September 2011
Volume 11, Issue 11
Vision Sciences Society Annual Meeting Abstract  |   September 2011
Mechanisms of repetition suppression in models, monkeys, and humans: A case for greater efficiency through enhanced synchronization
Author Affiliations
  • Stephen J. Gotts
    Laboratory of Brain and Cognition, NIMH/NIH, Bethesda, USA
Journal of Vision September 2011, Vol.11, 5. doi:
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      Stephen J. Gotts; Mechanisms of repetition suppression in models, monkeys, and humans: A case for greater efficiency through enhanced synchronization. Journal of Vision 2011;11(11):5.

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      © ARVO (1962-2015); The Authors (2016-present)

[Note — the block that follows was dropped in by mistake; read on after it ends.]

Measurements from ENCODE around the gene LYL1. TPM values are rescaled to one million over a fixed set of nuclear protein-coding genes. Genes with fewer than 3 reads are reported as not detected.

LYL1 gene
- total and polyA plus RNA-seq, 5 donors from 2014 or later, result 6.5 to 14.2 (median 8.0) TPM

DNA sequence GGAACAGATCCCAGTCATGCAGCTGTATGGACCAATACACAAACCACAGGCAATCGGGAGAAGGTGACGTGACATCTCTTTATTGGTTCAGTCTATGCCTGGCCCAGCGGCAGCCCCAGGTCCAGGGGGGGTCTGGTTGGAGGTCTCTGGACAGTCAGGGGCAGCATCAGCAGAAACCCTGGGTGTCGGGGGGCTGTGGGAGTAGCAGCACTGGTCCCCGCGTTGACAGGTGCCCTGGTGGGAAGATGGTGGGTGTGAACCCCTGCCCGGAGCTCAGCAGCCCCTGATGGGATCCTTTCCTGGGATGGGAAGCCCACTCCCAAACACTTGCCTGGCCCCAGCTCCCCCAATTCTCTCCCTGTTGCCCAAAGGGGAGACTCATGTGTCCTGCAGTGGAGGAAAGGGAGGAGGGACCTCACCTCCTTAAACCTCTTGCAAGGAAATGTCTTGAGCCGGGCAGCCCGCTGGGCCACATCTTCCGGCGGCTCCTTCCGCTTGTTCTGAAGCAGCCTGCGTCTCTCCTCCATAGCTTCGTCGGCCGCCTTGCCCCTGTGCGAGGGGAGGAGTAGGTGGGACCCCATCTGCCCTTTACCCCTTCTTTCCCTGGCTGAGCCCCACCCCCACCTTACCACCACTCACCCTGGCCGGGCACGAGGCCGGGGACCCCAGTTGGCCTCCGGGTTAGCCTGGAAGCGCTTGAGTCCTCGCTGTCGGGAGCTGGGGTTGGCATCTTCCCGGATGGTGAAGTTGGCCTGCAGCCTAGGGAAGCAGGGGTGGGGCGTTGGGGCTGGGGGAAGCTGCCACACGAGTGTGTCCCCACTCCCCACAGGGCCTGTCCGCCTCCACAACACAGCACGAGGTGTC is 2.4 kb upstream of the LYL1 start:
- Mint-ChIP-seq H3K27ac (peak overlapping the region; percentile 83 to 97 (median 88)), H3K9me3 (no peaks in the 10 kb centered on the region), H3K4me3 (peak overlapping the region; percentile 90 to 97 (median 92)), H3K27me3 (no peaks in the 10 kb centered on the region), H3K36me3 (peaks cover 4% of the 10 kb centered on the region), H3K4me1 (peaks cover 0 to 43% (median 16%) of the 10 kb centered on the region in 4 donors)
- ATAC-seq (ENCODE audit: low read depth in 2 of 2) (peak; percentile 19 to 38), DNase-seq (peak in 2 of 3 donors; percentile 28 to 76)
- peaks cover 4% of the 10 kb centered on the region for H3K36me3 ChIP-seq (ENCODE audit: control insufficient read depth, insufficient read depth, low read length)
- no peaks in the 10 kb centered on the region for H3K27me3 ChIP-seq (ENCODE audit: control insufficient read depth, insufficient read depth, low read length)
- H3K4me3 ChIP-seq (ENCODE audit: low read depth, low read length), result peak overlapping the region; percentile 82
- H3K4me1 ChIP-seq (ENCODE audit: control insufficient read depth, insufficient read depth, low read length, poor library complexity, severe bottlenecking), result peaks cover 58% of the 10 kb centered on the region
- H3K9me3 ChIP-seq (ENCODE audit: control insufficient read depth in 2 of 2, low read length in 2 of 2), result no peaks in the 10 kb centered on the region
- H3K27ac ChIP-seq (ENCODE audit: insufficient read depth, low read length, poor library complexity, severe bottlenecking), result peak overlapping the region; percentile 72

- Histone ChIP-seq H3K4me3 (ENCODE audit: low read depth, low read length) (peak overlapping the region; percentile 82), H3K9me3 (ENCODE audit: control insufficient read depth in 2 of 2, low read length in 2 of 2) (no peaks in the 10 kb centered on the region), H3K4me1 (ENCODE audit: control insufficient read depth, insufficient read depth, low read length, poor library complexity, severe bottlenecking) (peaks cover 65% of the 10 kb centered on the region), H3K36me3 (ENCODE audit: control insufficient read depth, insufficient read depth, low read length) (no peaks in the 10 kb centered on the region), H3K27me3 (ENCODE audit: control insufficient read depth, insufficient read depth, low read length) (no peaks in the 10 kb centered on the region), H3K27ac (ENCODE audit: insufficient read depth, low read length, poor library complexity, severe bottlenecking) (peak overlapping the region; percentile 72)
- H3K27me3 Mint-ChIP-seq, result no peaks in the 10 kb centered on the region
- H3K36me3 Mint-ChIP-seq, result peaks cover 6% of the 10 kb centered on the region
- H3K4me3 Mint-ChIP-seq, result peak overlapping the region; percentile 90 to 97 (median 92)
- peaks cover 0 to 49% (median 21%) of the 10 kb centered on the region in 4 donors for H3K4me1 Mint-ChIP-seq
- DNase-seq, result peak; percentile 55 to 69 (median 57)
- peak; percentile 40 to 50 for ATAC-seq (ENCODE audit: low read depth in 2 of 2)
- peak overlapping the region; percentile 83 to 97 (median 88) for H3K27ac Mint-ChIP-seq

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Experience with visual objects leads to later improvements in identification speed and accuracy (“repetition priming”), but generally leads to reductions in neural activity in single-cell recording studies in monkeys and fMRI studies in humans (“repetition suppression”). While the cell mechanisms that lead to these activity reductions are unclear, previous studies have implicated relatively local, automatic cortical mechanisms, and slice physiological recordings have identified several candidate short- and long-term plasticity mechanisms. I will show that these plasticity mechanisms when incorporated into a simplified neocortical circuit model are capable of re-producing changes in stimulus selectivity due to repetition as seen in single-cell recording studies in monkey area TE: “scaling” with relatively short-term repetitions and “sharpening” over longer periods of experience. However, these simulations when based on average firing rate fail to provide an account of behavioral priming. In contrast, simulations that retain the spiking property of neurons can potentially account for both repetition suppression and priming by allowing more synchronized and temporally coordinated activity at lower overall rates. I will review the current state of evidence in support of this proposal from monkey single-cell and LFP recordings and human MEG. I will also present new data from intracranial EEG recordings of human epilepsy patients showing that stimulus repetition at both short and long time scales leads to larger amplitude activity fluctuations at low frequencies (<15 Hz). These results indicate that greater neural synchronization accompanies lower overall activity levels following stimulus repetition, constituting a novel efficiency mechanism.


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